The Reverend Micah Balwhidder
The Reverend Micah Balwhidder, who is appointed to the Presbyterian church in the village of Dalmailing in western Scotland. Appointed without the approval of the congregation, he is harshly rebuffed at first, but the resentment soon dies, and he is accepted. He fights earnestly against smuggling and drinking. He also fights a losing battle against the appearance of other church groups in his parish. He serves his congregation for fifty years, from 1760 to 1810. He decides to retire when he finds himself deaf and forgetful.
Betty Lanshaw, a distant cousin of Balwhidder. He marries her because he feels that a minister can best serve his people when he is married. She dies a few years after their marriage.
Lord Eaglesham, a nearby nobleman who becomes Balwhidder’s close friend and helps him in his good works.
Thomas Thorl, a dour Scot. He is the most outspoken of the people who resent the appointment of Balwhidder. He is, however, the first to relent.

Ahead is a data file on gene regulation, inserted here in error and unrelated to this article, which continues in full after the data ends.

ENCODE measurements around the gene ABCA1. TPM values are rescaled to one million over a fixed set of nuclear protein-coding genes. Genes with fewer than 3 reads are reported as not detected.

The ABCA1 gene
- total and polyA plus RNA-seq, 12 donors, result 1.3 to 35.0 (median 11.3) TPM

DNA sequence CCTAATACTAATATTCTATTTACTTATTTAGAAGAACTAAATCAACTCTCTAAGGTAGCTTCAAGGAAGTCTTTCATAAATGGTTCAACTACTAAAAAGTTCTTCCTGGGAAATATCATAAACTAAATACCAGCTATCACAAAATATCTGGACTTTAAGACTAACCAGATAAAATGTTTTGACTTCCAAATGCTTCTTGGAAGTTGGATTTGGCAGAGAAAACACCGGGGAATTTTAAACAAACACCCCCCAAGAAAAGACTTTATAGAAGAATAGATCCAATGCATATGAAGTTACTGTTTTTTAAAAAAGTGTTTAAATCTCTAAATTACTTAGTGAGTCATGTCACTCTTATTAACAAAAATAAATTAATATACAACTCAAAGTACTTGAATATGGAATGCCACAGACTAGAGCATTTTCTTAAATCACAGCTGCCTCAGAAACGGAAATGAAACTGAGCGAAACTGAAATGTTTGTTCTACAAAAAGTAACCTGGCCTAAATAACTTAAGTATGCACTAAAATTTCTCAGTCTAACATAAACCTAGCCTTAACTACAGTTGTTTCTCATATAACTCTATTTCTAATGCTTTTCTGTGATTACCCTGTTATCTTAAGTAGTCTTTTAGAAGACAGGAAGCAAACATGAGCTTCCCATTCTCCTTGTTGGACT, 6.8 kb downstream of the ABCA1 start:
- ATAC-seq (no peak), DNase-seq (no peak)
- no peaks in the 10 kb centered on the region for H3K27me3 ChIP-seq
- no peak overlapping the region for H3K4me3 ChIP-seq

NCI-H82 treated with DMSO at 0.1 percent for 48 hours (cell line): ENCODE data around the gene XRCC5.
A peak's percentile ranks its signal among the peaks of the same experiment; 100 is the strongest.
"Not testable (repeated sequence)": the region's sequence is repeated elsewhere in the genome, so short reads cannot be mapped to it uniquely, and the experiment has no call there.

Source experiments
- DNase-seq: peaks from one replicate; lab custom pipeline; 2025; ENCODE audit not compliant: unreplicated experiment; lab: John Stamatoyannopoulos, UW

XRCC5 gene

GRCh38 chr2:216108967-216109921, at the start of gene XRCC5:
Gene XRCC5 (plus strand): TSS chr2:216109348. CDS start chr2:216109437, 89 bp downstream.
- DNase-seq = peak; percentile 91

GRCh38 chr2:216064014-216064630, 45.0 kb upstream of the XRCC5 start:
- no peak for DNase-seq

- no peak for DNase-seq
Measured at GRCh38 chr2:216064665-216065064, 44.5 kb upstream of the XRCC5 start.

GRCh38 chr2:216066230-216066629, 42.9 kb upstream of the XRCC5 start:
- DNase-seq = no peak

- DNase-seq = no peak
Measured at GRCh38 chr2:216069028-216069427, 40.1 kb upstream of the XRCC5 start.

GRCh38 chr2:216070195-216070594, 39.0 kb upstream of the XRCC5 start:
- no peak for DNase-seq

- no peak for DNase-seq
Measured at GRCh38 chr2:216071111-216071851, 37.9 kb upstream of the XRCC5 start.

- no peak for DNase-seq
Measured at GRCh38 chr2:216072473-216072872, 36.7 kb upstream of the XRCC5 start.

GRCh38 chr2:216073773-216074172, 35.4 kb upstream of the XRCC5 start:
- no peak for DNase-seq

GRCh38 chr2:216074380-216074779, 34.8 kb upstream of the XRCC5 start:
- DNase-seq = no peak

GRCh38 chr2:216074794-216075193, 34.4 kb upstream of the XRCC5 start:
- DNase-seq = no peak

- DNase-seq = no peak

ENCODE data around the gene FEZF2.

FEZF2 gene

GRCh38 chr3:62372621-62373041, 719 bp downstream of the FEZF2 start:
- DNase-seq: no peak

Mrs. Malcolm, a widow with five children. Balwhidder does a great deal to help her and her family.
Charles Malcolm, one of the Widow Malcolm’s sons. He becomes a successful officer in the merchant marine. His death in a naval battle saddens Balwhidder, who has come to regard him almost as a son.
Lizy Kibbock, Balwhidder’s second wife, who gives the congregation a good example by her industry and thrift, making her family independent of her husband’s salary.
Mr. Cayenne, an American Tory who sets up a weaving mill in Dalmailing.
Mrs. Nugent, a widow of good reputation who becomes Balwhidder’s third wife.
Mr. Heckletext, a visiting minister who embarrasses Balwhidder by turning out to be the parent of an illegitimate child in Dalmailing.
Lady MacAdam, a domineering woman of the parish who is sometimes a problem for Mr. Balwhidder.